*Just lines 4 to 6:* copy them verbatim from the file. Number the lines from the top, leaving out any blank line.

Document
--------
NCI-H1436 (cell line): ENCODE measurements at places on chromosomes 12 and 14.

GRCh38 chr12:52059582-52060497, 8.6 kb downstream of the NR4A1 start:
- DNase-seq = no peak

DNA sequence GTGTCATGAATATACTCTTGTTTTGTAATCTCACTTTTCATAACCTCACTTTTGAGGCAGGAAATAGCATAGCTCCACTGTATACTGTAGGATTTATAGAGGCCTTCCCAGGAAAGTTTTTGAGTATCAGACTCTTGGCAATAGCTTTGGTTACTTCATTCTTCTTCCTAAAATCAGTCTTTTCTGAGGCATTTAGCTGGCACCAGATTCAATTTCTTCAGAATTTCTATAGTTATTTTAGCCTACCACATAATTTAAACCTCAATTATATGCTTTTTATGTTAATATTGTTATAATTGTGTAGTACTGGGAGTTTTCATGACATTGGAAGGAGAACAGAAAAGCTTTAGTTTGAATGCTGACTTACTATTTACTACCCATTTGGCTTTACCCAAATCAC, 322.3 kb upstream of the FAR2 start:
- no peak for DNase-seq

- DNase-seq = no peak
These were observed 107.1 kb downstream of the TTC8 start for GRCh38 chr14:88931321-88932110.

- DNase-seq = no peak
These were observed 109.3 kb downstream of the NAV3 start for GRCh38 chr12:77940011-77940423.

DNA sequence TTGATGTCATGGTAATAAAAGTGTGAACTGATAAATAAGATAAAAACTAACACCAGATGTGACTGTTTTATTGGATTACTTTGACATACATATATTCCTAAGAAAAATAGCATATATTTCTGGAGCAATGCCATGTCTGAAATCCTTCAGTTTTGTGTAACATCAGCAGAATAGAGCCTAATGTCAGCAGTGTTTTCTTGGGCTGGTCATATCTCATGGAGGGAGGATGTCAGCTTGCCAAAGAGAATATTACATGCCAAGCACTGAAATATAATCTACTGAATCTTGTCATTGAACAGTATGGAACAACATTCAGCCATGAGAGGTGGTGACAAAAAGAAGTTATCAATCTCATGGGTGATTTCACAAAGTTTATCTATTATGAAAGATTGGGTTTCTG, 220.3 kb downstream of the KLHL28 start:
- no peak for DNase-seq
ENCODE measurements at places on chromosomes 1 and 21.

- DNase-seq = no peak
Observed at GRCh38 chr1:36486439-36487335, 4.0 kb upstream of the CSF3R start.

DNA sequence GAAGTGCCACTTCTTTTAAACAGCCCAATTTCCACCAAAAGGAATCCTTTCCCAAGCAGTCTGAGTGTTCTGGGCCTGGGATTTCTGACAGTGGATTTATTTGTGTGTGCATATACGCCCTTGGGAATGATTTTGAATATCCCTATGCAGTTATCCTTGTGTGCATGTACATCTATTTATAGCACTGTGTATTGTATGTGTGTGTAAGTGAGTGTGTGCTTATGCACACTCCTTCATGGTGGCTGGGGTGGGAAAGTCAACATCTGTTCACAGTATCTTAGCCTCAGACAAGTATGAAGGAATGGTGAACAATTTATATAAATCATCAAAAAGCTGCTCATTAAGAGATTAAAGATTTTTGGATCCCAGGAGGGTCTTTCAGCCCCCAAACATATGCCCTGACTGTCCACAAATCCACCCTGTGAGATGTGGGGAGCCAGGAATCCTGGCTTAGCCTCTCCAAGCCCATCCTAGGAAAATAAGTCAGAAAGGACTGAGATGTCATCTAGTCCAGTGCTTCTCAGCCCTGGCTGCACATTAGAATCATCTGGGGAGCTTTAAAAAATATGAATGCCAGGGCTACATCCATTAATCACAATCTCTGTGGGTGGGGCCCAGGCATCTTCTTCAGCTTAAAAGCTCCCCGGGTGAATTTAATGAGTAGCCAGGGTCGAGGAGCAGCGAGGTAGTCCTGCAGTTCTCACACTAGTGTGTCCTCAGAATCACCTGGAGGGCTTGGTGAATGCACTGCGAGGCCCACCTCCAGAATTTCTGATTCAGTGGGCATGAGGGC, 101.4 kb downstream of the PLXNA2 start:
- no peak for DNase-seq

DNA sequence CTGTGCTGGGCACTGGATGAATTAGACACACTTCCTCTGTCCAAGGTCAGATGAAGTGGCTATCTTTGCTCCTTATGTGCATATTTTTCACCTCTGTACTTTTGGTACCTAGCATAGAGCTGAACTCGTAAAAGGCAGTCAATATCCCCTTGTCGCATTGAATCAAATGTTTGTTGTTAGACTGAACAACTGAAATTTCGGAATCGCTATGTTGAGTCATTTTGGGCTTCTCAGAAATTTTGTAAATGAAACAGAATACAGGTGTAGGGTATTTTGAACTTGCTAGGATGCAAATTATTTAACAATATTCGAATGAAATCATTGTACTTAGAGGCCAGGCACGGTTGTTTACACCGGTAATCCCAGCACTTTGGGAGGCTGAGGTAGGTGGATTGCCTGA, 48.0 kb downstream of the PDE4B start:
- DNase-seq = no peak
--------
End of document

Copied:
DNA sequence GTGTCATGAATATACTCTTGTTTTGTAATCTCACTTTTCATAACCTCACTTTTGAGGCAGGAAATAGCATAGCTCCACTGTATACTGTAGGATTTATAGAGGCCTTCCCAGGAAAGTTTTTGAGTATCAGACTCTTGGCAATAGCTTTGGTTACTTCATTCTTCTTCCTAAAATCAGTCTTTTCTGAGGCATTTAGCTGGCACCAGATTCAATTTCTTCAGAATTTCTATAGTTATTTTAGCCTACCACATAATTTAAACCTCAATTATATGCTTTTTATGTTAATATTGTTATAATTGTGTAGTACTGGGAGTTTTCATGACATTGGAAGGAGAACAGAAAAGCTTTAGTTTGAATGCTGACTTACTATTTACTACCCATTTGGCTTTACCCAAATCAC, 322.3 kb upstream of the FAR2 start:
- no peak for DNase-seq

- DNase-seq = no peak